Man held in solitary two years without trial cannot remember ordeal

Mission accomplished?

rawstory.com/David Edwards/30 Jan 2012

A New Mexico man, who expects to suffer from Post Traumatic Stress Disorder (PTSD) for the rest of his life, was awarded $22 million last week after he was tossed in solitary confinement for two years and never given a trial, but he remembers very little of the ordeal, Raw Story has learned.

In August of 2005, Stephen Slevin was arrested for driving while intoxicated (DWI). He spent most of the next two years in the Dona Ana County Detention Center without his case ever going before a judge.

Slevin was rarely allowed to go outside, fungus grew underneath his skin and his toenails curled around his foot because they were so long. At one point, he even had to pull his own tooth.

“He can’t really remember any of it,” Dart Society Reports’ Susan Greene, who interviewed Slevin, told Raw Story. “It’s all sort of lost in his mind, which is a typical trauma response, a pretty extreme though not unheard of trauma response.”

Attorney Matt Coyte explained to MSNBC.com that police had mistakenly believed that Slevin had stolen the car he was driving when police pulled him over and arrested him for a DWI. Slevin informed authorities that he had been depressed, but instead of getting mental help, he found himself on suicide watch in a padded cell. Three days later, he was transferred to solitary confinement.

“Their policy is to then just put [detainees with mental health issues] in solitary,” Coyte said. “He disappeared into delirium, and his mental illness was made worse by being isolated from human contact and a lack of medical care.”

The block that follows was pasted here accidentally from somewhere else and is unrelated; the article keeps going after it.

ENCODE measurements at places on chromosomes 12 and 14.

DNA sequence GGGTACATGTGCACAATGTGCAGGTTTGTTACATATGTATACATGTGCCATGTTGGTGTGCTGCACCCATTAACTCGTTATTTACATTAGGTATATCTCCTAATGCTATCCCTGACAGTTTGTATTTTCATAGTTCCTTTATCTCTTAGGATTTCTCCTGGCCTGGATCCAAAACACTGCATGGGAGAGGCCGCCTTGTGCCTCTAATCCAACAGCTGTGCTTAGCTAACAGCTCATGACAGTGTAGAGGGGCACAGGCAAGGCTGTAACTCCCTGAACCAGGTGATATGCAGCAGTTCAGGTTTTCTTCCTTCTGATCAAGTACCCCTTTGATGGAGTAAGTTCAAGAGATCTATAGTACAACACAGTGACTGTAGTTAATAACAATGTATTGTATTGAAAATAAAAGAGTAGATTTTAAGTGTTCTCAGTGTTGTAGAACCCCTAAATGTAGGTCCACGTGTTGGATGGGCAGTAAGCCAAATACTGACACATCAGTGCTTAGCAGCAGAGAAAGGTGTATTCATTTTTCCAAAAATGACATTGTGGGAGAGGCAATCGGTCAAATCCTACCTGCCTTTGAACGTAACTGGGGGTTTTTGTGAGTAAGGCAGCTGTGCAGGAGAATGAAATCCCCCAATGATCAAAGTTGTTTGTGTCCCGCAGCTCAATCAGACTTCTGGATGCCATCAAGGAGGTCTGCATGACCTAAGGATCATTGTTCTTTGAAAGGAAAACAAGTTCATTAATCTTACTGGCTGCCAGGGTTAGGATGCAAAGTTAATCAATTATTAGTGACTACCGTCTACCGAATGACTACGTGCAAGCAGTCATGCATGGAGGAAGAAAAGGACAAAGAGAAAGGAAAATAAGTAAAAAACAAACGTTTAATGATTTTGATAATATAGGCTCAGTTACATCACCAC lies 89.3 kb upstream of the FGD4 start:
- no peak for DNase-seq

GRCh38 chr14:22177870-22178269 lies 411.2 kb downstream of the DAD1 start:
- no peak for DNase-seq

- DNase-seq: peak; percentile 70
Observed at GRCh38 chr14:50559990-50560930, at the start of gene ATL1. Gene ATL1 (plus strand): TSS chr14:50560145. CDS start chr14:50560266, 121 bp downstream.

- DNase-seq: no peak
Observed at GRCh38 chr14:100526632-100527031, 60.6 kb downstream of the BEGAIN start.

“Your insanity builds. Some people holler or throw feces out their cell doors,” he continued. “Others rock back and forth under a blanket for a year or more, which is what my client did.”

Greene told Raw Story that Slevin had “about 18 months of time that he just doesn’t really remember.”

“At one point, he sort of snapped out of it. … It was like Rip Van Winkle. He just sort of woke up and realized, ‘Oh my God, I’ve been in here a long time.’”

“When you speak with him it’s like that he knows that he’s gone through this whole lawsuit,” she added. “He obviously knows that this has all happened. A lot of my reporting around solitary is to get people to explain the tedium of it, how boring it is. With Mr. Slevin, it’s the exact opposite. He has no recollection of it.”

In a short interview with KOB, Slevin said the lawsuit was “never about the money.”

“We made a statement about what happened to me,” he explained. “Prison officials were walking by me every day, watching me deteriorate. … Day after day after day, they did nothing, nothing at all, to get me any help.”

Dona Ana County officials have had little to say about the case publicly, refusing to even divulge whether any employee had been reprimanded for Slevin’s treatment. “We do not discuss personnel issues,” Dona Ana County public information director Jess Williams said.

On Friday, Williams pushed back against criticism over conditions at the jail by offering media a 45-minute tour to prove “that this is not the rat hole it has been portrayed to be.”

“The conditions in this facility are safe,” he insisted. “We work very hard to make sure the conditions in this facility are safe.”

The county has promised to appeal the verdict.

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